Election wheels

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The major political parties are rushing about like mad with their election campaigns, and hang the cost. . . But unless I have missed something, only the Tories have remembered the millions of vehicle-users, who will soon be voting, in their manifesto. The faded L-plate on their campaign poster could be a reminder of this.

The Conservatives have reduced car tax by 50 per cent. Nice for those who can rush out and buy a car during a recession. However, the instant stream of advertising by Fiat, Rover, Toyota and car dealers which refers to this concession shows that it was the boost the car industry was waiting for. The Tories also recognise the need to encourage cleaner burning engines. A gallon of diesel is now 27 pence cheaper than a gallon of unleaded (good old Britain still talks in gallons, despite the EEC!). This should increase the appeal of diesel cars, although I wonder about the 112 mpg which a national newspaper recently claimed to have returned on a long run in a Citroen AXD.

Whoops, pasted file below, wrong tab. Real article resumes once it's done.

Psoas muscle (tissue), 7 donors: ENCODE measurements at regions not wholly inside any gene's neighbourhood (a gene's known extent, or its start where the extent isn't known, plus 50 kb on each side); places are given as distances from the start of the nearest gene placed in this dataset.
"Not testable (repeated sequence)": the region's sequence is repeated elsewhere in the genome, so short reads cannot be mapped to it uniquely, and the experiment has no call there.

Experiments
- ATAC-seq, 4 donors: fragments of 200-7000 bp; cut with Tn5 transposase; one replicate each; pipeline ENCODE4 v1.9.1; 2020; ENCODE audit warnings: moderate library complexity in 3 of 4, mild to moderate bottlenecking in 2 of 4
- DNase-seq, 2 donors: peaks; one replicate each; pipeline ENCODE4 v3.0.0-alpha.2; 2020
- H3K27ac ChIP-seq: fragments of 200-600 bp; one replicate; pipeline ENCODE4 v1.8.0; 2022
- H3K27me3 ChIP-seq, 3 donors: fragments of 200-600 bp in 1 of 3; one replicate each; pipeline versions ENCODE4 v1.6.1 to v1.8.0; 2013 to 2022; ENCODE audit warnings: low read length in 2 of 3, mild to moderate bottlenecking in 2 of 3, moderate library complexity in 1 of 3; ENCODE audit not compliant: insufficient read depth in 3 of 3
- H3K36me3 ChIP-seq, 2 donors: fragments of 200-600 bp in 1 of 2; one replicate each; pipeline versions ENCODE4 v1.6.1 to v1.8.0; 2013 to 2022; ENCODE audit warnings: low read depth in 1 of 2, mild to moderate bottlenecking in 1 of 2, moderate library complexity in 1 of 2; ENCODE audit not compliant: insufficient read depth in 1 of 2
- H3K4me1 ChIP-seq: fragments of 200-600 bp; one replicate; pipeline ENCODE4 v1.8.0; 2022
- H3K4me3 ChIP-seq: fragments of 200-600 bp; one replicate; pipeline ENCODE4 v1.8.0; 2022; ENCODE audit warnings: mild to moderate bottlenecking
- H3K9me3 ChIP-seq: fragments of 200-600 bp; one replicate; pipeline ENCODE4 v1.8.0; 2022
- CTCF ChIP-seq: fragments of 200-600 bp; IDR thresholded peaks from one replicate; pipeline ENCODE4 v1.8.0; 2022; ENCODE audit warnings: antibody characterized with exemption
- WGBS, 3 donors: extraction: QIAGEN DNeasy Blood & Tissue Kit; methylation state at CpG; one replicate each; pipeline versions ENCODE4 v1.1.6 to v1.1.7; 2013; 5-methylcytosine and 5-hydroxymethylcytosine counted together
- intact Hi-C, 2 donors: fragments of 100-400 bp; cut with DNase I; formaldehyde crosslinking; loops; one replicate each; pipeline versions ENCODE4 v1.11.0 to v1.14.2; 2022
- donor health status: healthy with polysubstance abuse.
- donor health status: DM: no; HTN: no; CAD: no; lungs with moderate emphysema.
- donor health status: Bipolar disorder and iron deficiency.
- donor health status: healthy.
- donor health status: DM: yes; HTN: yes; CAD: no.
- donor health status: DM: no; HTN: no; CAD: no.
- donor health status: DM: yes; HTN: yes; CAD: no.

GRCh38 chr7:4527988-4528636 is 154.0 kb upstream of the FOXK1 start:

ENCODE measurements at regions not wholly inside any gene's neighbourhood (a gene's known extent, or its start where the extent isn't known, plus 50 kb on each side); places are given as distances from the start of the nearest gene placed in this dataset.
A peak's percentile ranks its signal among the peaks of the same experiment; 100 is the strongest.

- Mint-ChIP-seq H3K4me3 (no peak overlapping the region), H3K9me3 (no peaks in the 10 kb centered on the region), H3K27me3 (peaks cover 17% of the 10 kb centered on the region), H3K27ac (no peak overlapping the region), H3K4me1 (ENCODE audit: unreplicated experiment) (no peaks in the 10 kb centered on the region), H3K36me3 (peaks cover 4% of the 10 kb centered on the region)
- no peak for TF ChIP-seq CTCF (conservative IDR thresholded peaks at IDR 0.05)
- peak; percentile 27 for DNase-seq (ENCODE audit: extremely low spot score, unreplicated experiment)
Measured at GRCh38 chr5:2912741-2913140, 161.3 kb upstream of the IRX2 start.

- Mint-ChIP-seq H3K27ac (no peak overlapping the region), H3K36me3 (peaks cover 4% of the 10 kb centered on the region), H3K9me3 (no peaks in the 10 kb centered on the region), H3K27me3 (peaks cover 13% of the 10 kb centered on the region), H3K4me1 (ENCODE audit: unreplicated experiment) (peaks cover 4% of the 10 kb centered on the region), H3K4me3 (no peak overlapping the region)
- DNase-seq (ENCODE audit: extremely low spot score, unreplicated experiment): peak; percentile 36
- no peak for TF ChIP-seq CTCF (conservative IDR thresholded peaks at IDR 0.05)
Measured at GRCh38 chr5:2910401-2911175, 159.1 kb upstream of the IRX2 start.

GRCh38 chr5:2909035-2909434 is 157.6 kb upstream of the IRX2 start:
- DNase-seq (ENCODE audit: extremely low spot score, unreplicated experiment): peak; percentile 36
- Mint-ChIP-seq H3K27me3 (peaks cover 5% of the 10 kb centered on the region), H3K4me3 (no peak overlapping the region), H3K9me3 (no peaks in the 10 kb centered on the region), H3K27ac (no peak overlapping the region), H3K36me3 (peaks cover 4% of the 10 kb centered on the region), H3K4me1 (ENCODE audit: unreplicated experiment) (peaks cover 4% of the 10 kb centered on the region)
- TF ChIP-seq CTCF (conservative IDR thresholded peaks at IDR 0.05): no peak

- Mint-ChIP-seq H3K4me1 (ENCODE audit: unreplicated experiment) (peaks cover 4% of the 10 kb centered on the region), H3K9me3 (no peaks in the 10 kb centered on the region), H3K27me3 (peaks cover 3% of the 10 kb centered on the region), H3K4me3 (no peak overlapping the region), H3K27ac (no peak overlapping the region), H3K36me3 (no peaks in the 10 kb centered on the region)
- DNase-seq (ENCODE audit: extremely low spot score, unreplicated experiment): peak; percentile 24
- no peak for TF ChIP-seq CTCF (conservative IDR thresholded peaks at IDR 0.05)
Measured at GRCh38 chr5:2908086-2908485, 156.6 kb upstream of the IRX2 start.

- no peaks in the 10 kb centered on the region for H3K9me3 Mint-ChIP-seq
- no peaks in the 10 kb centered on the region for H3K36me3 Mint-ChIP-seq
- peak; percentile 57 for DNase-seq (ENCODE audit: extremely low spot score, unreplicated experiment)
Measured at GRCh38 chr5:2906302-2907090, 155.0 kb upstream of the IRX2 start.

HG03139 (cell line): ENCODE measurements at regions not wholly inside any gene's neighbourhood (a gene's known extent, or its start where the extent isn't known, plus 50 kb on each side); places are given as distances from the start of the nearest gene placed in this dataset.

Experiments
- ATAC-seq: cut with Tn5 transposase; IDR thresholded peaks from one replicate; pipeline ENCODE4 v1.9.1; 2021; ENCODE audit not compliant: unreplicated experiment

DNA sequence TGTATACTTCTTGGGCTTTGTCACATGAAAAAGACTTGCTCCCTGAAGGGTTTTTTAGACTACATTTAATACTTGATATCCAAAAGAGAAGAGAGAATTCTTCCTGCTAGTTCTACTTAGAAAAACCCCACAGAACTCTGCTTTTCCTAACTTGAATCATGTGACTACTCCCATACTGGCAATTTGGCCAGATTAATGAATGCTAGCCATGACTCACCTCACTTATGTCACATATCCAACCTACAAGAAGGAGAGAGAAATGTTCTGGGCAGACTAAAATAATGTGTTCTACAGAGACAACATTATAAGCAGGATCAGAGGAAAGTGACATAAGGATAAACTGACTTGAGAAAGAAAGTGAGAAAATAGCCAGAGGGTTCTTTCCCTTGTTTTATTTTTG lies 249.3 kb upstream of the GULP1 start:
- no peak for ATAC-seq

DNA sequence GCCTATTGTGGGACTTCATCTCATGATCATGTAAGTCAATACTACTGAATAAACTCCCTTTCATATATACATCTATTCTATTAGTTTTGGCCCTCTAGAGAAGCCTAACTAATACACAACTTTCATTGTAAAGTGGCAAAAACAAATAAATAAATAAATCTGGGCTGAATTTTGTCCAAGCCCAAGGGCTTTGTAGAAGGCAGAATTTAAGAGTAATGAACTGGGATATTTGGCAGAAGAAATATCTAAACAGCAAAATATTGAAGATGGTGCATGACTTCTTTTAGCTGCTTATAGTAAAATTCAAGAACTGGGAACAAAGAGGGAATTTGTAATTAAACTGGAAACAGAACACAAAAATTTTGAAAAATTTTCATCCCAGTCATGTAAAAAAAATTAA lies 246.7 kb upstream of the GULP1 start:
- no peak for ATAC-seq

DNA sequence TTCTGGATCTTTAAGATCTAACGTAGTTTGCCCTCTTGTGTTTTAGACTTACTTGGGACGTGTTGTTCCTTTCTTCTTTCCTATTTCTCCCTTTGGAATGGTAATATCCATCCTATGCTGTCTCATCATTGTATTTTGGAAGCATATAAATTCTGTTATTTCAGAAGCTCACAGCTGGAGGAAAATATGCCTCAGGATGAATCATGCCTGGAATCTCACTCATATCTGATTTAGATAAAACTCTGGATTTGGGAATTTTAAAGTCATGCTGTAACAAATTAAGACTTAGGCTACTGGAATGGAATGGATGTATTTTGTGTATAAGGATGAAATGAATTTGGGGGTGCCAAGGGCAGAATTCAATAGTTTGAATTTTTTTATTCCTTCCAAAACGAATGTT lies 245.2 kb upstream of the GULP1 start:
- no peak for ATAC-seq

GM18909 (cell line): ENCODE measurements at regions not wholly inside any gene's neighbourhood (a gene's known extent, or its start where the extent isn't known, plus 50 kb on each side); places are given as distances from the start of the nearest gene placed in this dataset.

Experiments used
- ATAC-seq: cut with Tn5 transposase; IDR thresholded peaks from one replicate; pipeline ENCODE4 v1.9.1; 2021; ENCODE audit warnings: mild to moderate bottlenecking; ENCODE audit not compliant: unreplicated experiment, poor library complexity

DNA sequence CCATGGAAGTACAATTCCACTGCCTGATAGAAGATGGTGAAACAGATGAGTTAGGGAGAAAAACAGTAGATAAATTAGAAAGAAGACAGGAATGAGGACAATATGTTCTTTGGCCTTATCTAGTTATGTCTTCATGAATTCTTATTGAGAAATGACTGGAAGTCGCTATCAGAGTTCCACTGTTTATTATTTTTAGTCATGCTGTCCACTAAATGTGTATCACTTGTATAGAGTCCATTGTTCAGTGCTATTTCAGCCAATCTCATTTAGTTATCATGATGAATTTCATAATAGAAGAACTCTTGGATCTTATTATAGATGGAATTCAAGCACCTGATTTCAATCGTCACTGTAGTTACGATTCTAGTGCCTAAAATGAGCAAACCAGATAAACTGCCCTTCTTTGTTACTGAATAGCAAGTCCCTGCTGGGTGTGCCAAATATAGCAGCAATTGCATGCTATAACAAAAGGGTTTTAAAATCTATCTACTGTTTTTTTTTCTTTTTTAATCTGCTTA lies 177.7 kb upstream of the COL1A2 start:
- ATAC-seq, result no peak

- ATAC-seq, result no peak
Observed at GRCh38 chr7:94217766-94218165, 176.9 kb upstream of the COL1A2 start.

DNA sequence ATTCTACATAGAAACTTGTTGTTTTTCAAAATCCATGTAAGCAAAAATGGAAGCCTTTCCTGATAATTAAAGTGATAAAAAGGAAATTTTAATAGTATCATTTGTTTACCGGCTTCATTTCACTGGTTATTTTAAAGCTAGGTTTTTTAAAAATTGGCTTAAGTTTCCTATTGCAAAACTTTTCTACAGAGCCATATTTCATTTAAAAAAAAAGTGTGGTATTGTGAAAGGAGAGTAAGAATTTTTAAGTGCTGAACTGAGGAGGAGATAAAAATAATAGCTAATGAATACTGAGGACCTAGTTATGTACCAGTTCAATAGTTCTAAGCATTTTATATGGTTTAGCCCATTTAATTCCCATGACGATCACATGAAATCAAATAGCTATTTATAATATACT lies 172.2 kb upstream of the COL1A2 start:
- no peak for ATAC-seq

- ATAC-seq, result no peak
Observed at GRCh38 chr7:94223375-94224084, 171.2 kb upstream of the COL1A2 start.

For years, I have advocated at least 60 mph and 60 mpg from small cars, and that level of economy is indeed available from tiddlers such as the AXD.

Politicians are not perfect, however. The jolt to the jaw in the latest budget was a £10 rise in licence duty. It could have been worse, but nothing was said of the reduced fee for older cars. One hopes it has not been washed away in the new regulations.

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